5. Chocolate – Chocolate can elevate your energy levels with bioactive compounds like tyramine and phenylethylamine. Chocolate also contains sugar which wakes you up as well as the other obvious culprit, caffeine.
Beyond your diet, yoga is another great way to help you sleep as is full breath mediation.
Sleep Hygiene – Bedtime Rituals
You can signal your body and mind that it’s time to sleep by creating a bedtime ritual. This may include a warm bath, reading a chapter of a book, or practicing relaxation techniques such as deep breathing.
Apple/Kuzu Drink is the perfect tonic to calm and relax the body and mind which will aid you in sleeping deeply. (Recipe below)
Valerian for Sleep – For more than 2,000 years, valerian root has been used as a sedative and anti-anxiety treatment. Although it is not a pleasant-smelling herb, valerian can be taken in capsules.
A review of 16 studies showed evidence suggesting that valerian may help sleep come more quickly — and that it improves the quality of sleep. Valerian becomes more effective over time, so taking it nightly works best, rather than taking valerian only on random rough nights.
Since there are few adverse effects from valerian, it’s safe to try as a sleep aid. Most natural health food stores sell valerian in dried tea form as well as a tincture.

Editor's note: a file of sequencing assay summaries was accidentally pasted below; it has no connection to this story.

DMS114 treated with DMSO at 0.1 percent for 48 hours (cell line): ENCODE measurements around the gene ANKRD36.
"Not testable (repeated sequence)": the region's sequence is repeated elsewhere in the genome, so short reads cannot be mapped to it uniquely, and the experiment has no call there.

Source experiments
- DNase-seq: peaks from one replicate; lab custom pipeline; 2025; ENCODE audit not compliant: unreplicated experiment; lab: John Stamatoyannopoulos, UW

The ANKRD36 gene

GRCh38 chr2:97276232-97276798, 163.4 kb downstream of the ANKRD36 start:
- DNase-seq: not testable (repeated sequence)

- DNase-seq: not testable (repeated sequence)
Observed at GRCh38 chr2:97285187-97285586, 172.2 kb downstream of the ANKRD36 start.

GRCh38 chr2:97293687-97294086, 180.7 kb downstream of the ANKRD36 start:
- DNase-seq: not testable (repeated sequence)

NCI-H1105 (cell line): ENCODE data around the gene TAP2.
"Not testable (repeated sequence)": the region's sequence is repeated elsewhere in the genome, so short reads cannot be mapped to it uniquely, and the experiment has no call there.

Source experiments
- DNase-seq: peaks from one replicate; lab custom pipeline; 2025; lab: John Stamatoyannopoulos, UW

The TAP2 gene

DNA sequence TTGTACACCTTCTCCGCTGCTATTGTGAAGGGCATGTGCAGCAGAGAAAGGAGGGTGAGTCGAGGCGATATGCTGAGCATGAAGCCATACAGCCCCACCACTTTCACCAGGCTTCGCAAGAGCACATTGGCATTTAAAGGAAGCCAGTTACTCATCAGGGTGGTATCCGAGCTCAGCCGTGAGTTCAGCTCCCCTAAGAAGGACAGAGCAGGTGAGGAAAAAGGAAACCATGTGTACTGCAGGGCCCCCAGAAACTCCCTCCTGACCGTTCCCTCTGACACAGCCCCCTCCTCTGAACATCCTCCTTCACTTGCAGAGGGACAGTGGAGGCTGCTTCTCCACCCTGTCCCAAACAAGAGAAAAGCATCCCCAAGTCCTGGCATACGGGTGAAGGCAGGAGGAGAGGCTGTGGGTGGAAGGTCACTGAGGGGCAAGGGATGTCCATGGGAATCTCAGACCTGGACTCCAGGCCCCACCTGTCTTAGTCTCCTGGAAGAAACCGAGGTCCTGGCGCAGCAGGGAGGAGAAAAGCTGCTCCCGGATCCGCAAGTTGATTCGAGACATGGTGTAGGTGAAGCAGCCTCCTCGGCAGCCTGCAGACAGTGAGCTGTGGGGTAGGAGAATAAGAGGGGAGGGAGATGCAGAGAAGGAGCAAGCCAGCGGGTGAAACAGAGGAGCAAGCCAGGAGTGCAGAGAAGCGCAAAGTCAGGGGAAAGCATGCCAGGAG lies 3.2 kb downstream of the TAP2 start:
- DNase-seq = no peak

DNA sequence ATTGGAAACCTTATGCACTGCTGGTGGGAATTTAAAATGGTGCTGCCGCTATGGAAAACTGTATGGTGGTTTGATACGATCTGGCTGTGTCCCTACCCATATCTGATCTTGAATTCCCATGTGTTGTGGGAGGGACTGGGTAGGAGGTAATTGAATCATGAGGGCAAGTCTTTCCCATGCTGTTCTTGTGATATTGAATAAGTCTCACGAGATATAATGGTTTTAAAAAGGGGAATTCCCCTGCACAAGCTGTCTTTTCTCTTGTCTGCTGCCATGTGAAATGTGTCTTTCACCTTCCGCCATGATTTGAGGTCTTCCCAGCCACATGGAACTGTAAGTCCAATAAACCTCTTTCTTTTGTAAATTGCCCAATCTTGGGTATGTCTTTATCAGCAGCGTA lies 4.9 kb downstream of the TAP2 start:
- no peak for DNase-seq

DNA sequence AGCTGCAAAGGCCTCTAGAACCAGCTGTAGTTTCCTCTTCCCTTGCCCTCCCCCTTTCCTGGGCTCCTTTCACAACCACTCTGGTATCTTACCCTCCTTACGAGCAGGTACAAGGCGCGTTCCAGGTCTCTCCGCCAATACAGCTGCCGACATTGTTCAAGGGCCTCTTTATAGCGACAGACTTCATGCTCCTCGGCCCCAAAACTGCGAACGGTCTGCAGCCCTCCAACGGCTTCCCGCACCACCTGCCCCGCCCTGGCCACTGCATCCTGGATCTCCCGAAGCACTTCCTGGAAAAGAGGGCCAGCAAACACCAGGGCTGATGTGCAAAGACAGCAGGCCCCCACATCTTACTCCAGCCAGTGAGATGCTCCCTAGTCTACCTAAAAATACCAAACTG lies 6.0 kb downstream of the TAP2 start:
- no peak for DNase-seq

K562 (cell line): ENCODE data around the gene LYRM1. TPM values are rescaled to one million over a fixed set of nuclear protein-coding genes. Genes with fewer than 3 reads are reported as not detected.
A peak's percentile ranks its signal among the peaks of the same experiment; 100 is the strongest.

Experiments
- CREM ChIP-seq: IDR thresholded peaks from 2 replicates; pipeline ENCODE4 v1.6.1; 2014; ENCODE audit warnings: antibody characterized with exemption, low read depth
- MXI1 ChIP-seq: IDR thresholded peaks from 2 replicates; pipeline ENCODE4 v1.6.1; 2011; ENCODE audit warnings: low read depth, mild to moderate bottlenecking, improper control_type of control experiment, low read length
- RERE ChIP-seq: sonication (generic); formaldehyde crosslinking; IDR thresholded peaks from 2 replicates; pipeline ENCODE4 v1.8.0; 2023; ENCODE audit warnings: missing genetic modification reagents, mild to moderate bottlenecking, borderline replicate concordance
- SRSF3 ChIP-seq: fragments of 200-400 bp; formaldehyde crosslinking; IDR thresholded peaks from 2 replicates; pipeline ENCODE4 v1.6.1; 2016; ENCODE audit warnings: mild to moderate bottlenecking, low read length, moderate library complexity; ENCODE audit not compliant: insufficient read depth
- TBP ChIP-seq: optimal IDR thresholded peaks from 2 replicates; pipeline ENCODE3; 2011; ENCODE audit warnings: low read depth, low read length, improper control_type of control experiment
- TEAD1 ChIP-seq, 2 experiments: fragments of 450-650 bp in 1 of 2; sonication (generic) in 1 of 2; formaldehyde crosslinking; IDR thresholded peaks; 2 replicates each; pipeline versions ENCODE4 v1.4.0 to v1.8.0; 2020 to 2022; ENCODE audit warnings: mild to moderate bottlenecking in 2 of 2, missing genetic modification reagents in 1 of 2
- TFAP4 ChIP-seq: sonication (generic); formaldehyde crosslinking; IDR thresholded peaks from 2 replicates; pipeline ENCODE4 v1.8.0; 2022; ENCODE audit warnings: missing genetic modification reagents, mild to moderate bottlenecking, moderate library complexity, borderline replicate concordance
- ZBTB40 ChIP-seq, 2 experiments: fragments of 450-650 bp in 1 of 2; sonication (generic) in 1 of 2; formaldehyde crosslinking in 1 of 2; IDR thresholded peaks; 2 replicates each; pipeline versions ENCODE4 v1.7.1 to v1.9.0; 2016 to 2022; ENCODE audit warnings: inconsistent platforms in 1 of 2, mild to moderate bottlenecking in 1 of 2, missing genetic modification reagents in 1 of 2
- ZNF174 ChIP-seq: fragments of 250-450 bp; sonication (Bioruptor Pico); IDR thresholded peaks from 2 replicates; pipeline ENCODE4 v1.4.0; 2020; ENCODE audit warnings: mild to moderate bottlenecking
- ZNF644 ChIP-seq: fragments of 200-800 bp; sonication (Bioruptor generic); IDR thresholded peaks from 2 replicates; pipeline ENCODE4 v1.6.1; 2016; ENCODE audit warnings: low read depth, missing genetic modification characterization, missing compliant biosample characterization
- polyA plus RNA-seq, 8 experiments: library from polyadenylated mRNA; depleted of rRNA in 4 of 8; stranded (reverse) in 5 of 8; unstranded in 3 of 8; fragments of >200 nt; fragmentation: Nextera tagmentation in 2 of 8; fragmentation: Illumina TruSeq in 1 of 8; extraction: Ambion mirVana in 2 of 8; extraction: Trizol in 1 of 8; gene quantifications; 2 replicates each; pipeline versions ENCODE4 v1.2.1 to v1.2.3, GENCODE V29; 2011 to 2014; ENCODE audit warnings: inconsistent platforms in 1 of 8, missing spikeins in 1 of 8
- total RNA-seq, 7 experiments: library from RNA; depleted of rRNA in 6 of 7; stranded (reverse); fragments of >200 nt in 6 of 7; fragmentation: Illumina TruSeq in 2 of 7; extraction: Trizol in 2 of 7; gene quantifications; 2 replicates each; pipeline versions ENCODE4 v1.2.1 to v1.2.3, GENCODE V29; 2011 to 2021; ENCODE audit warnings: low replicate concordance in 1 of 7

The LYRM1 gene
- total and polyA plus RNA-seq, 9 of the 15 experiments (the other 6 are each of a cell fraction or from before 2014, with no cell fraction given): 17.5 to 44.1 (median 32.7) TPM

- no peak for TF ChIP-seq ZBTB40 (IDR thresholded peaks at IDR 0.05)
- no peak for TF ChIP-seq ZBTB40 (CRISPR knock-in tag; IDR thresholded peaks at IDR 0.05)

Chamomile Tea for Sleep – For thousands of years, people have used chamomile tea medicinally. The tea and essential oil have been used for their calming effects and for insomnia relief. Chamomile tea raises the body temperature and makes many people feel sleepy.
“Chamomile is safe as a tea, “But the trick is to make sure you are brewing it properly. Use two heaped teaspoons in a pot of boiling water. Then put a lid on the pot to keep oils in the water — so you get the medicinal effects of the tea.”
A few cautions: If you have an allergy to ragweed, don’t use chamomile. Also, don’t take chamomile tea if you are pregnant as chamomile may act as a uterine stimulant.
Lavender is a favourite of mine. Add a few drops of lavender essential oil to your pillow or purchase one of the many varietes of dried lavender sachets to lay by your bed.
Recipe for Apple Kuzu Drink
Kuzu which is a wonderful soothing beverage to relax you and also a great aid to digestion; a popular addition to a macrobiotic diet.
2 cups apple juice
Cinnamon to taste (about a teaspoon)
2 tsp Cleasrpring Organic Kuzu
Add some organ raisins or cranberries if you like.
Cut the apple into chunks and simmer in the apple juice for at least 20 minutes adding the cinnamon and dried fruit after about 10 minutes. Turn off the heat. Mix the kuzu with a little water to make a smooth paste. Then add the slurry to the warm liquid – make sure it is not boiling. Stir constantly to avoid lumps. The liquid will turn cloudy and then clear up in about 3-5 minutes and thicken.
You can also make this recipe using 1 tub of your favourite Clearspring Organic Fruit Purée with 2 cups of apple juice or water. Simmer for around 10 minutes with the cinnamon and dried fruit already added and then stir in the kuzu and continue as above.
There are many other home remedies and medicinal teas in my book ‘Macrobiotics for all Seasons’ available world wide on amazon.
In good health